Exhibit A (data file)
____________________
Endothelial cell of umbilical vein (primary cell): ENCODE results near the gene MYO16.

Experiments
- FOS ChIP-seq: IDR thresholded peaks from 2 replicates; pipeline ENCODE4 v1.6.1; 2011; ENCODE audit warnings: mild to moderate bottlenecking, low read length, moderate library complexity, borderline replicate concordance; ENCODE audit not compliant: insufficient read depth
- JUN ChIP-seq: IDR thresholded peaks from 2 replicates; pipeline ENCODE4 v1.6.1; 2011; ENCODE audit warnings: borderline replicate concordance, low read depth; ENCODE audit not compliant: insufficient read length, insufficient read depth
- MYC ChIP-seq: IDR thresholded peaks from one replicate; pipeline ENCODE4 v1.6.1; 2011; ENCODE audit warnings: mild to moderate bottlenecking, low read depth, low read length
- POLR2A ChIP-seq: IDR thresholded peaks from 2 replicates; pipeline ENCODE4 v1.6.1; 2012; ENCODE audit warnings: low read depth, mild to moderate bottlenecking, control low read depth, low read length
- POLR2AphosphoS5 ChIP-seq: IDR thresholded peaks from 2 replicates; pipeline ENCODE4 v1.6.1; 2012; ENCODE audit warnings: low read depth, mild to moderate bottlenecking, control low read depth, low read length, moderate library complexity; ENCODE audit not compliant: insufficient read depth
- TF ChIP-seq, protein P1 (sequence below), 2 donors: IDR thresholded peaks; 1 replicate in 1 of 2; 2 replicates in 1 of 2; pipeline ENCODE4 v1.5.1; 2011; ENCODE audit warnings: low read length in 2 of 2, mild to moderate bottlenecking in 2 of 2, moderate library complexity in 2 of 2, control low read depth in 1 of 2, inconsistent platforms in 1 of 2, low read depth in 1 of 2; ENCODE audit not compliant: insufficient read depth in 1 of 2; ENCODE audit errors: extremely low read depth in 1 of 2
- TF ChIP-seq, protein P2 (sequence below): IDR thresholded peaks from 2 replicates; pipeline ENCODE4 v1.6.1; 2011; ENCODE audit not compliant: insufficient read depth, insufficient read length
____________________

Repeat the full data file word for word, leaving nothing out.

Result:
Endothelial cell of umbilical vein (primary cell): ENCODE results near the gene MYO16.

Experiments
- FOS ChIP-seq: IDR thresholded peaks from 2 replicates; pipeline ENCODE4 v1.6.1; 2011; ENCODE audit warnings: mild to moderate bottlenecking, low read length, moderate library complexity, borderline replicate concordance; ENCODE audit not compliant: insufficient read depth
- JUN ChIP-seq: IDR thresholded peaks from 2 replicates; pipeline ENCODE4 v1.6.1; 2011; ENCODE audit warnings: borderline replicate concordance, low read depth; ENCODE audit not compliant: insufficient read length, insufficient read depth
- MYC ChIP-seq: IDR thresholded peaks from one replicate; pipeline ENCODE4 v1.6.1; 2011; ENCODE audit warnings: mild to moderate bottlenecking, low read depth, low read length
- POLR2A ChIP-seq: IDR thresholded peaks from 2 replicates; pipeline ENCODE4 v1.6.1; 2012; ENCODE audit warnings: low read depth, mild to moderate bottlenecking, control low read depth, low read length
- POLR2AphosphoS5 ChIP-seq: IDR thresholded peaks from 2 replicates; pipeline ENCODE4 v1.6.1; 2012; ENCODE audit warnings: low read depth, mild to moderate bottlenecking, control low read depth, low read length, moderate library complexity; ENCODE audit not compliant: insufficient read depth
- TF ChIP-seq, protein P1 (sequence below), 2 donors: IDR thresholded peaks; 1 replicate in 1 of 2; 2 replicates in 1 of 2; pipeline ENCODE4 v1.5.1; 2011; ENCODE audit warnings: low read length in 2 of 2, mild to moderate bottlenecking in 2 of 2, moderate library complexity in 2 of 2, control low read depth in 1 of 2, inconsistent platforms in 1 of 2, low read depth in 1 of 2; ENCODE audit not compliant: insufficient read depth in 1 of 2; ENCODE audit errors: extremely low read depth in 1 of 2
- TF ChIP-seq, protein P2 (sequence below): IDR thresholded peaks from 2 replicates; pipeline ENCODE4 v1.6.1; 2011; ENCODE audit not compliant: insufficient read depth, insufficient read length